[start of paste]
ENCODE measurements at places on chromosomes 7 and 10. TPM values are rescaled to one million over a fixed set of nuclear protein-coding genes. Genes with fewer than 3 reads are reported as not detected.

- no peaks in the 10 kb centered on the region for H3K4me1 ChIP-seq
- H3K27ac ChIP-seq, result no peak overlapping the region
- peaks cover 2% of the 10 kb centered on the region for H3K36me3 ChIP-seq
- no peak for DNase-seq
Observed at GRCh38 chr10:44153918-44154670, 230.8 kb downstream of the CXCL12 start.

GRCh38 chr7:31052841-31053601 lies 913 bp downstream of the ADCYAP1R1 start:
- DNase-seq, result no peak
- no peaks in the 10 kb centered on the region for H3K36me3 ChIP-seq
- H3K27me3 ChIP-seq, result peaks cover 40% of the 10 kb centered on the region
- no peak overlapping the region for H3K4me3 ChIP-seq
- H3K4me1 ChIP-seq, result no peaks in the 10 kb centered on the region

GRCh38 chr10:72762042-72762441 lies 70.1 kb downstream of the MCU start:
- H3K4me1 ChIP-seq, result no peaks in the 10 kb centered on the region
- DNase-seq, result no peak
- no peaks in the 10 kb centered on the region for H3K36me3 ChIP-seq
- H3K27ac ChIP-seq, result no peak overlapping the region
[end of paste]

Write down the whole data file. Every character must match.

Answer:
ENCODE measurements at places on chromosomes 7 and 10. TPM values are rescaled to one million over a fixed set of nuclear protein-coding genes. Genes with fewer than 3 reads are reported as not detected.

- no peaks in the 10 kb centered on the region for H3K4me1 ChIP-seq
- H3K27ac ChIP-seq, result no peak overlapping the region
- peaks cover 2% of the 10 kb centered on the region for H3K36me3 ChIP-seq
- no peak for DNase-seq
Observed at GRCh38 chr10:44153918-44154670, 230.8 kb downstream of the CXCL12 start.

GRCh38 chr7:31052841-31053601 lies 913 bp downstream of the ADCYAP1R1 start:
- DNase-seq, result no peak
- no peaks in the 10 kb centered on the region for H3K36me3 ChIP-seq
- H3K27me3 ChIP-seq, result peaks cover 40% of the 10 kb centered on the region
- no peak overlapping the region for H3K4me3 ChIP-seq
- H3K4me1 ChIP-seq, result no peaks in the 10 kb centered on the region

GRCh38 chr10:72762042-72762441 lies 70.1 kb downstream of the MCU start:
- H3K4me1 ChIP-seq, result no peaks in the 10 kb centered on the region
- DNase-seq, result no peak
- no peaks in the 10 kb centered on the region for H3K36me3 ChIP-seq
- H3K27ac ChIP-seq, result no peak overlapping the region